Flexible Alternative to Layoffs Helps Employers Preserve Jobs, Allows Employees to Collect Partial Unemployment Benefits
More Than 220 Businesses Now Taking Part In The Program
Testimonials from Businesses: “A Perfect Solution For Our Issue,” “A Win-Win For Both Employers And Their Employees”
ANNAPOLIS, MD—Governor Larry Hogan today announced that 223 businesses have now been approved to participate in the Maryland Department of Labor’s Work Sharing Unemployment Insurance Program. As Marylanders continue to navigate challenges related to COVID-19, this program preserves jobs by providing employers with a flexible alternative to layoffs. Employees can be retained at reduced hours while collecting partial unemployment benefits to make up a portion of the lost wages.
“Maryland has regained over 97,000 jobs since we began the safe, gradual, and effective reopening of our economy, and we continue making incredible progress on the road to economic recovery,” said Governor Hogan. “The Work Sharing program is truly a game-changer for businesses that are beginning to reopen their doors, and we continue to encourage employers to take advantage of this unique opportunity.”
Employers who participate in the Work Sharing program can retain employees by temporarily and equally reducing the hours of work by 20% to 50%, either for their entire business or for select units. By maintaining an experienced staff, they can resume business operations safely and effectively without the challenge of recruiting, hiring, and training employees. Employees reap the benefits of this program by keeping their current job, and often their health and retirement benefits, while receiving partial unemployment insurance benefits to supplement their wages. Employers can apply for the Work Sharing program at http://www.labor.maryland.gov/employment/worksharing/.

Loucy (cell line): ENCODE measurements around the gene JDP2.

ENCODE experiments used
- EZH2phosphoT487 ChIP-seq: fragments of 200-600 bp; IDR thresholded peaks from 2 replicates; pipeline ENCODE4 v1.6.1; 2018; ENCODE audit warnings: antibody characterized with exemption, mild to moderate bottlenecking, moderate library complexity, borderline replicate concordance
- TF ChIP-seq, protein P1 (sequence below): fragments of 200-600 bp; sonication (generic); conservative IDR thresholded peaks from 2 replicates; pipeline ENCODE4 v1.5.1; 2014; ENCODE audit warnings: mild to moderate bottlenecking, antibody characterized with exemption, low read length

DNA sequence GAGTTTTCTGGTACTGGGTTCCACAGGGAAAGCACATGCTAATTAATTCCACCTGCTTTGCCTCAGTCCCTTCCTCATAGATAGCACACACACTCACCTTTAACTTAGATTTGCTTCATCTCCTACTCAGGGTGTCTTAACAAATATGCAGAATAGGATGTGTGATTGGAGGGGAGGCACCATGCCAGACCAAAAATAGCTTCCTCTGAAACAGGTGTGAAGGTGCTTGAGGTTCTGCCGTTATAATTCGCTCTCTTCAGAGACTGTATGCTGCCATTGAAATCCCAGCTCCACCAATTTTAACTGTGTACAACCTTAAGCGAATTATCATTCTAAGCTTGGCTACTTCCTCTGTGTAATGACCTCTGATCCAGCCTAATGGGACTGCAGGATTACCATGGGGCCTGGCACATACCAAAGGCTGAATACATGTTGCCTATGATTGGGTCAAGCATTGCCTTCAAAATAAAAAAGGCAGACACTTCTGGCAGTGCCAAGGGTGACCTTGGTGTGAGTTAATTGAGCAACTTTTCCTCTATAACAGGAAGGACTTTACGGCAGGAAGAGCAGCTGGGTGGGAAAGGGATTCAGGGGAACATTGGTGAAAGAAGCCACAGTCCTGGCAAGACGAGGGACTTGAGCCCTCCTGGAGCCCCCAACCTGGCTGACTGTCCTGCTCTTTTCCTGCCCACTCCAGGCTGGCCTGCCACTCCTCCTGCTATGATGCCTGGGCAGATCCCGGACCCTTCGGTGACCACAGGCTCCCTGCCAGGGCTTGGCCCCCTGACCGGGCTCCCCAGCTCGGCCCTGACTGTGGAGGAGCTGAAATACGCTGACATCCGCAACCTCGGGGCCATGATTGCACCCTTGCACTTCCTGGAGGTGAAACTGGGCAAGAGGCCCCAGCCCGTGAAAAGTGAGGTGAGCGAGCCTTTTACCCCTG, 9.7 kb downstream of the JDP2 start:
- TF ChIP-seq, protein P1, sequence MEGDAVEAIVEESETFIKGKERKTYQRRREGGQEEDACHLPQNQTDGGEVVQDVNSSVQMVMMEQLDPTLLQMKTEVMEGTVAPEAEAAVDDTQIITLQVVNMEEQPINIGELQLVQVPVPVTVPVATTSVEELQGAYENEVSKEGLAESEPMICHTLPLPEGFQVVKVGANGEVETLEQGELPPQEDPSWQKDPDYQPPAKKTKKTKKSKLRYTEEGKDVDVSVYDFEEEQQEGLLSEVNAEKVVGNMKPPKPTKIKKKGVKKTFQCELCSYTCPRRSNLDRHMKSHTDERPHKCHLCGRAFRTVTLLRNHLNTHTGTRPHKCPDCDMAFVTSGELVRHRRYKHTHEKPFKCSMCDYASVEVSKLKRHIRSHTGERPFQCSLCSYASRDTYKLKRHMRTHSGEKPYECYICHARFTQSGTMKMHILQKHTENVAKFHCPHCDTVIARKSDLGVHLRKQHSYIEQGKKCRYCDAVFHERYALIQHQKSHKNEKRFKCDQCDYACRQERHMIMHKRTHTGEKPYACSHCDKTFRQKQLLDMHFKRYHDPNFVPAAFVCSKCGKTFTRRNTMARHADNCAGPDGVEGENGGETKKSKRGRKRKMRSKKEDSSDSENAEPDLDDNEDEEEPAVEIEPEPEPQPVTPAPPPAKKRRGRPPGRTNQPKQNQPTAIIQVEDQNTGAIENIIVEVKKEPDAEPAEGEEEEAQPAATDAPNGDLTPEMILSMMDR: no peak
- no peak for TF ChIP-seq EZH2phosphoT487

“As employers across the state take steps to reopen and recover from the economic impact of this public health emergency, we are strongly encouraging employers from all industries to use the Work Sharing program to avoid layoffs, preserve jobs, and gradually transition their skilled workforce back to full time employment in a safe manner,” said Labor Secretary Tiffany P. Robinson.
Tulkoff Food Products, Baltimore
Faced with a significant decline in business during the pandemic, Tulkoff Food Products, Inc. was approved to participate in the Work Sharing program in April. Tulkoff is a 90-year-old family owned and operated manufacturer of condiments, sauces, and dressings located in Baltimore City. They supply products for the food service industry in all 50 states and manufacture retail products for national brands.
“When the COVID-19 shutdowns hit in mid-March, the company experienced an 87% decline in its food service business. We immediately cut back everywhere we could to make up for the lost revenue, but it became apparent we needed to reduce payroll. The executive team felt the downturn would reverse, but we had no idea how long it might last and did not want to lose valuable employees,” said Phillip Tulkoff, president of Tulkoff Food Products, Inc. “A fellow manufacturing business owner in Maryland sent me information about the Maryland Work Sharing program. Upon investigating the program, it appeared to accomplish all of our goals, retain our current workforce, allow us to reduce payroll from 40 to 32 hours per week, and keep the employees’ overall pay close to what they had been making at 40 hours per week. The program allowed us to save 20% of our hourly payroll for eight weeks until the business picked back up. We are now back to full time for all hourly staff. The program was a perfect solution for our issue.”
BTE Technologies, Hanover
BTE Technologies is another Work Sharing program participant. BTE is a 41-year-old company based in Maryland that designs, manufactures, and supports high-tech medical devices used in physical therapy, sports medicine, and industrial rehab. BTE’s products are proudly made in Maryland and sold throughout the United States and to over 40 countries around the globe.
“Due to the economic challenges created by the coronavirus, BTE was considering aggressive salary actions and furloughs/layoffs. When we heard about Labor’s Work Sharing program, we easily applied and were quickly approved in April,” said Charles Wetherington, president of BTE Technologies and a member of the Governor's Workforce Development Board. “Thanks to Work Sharing, we reduced these employees' hours from 40 to 30 per week, supplemented their salaries with this program and kept our highly skilled workforce intact. I will continue to spread the word among the business community about this great program because it is a win-win for both employers and their employees.”
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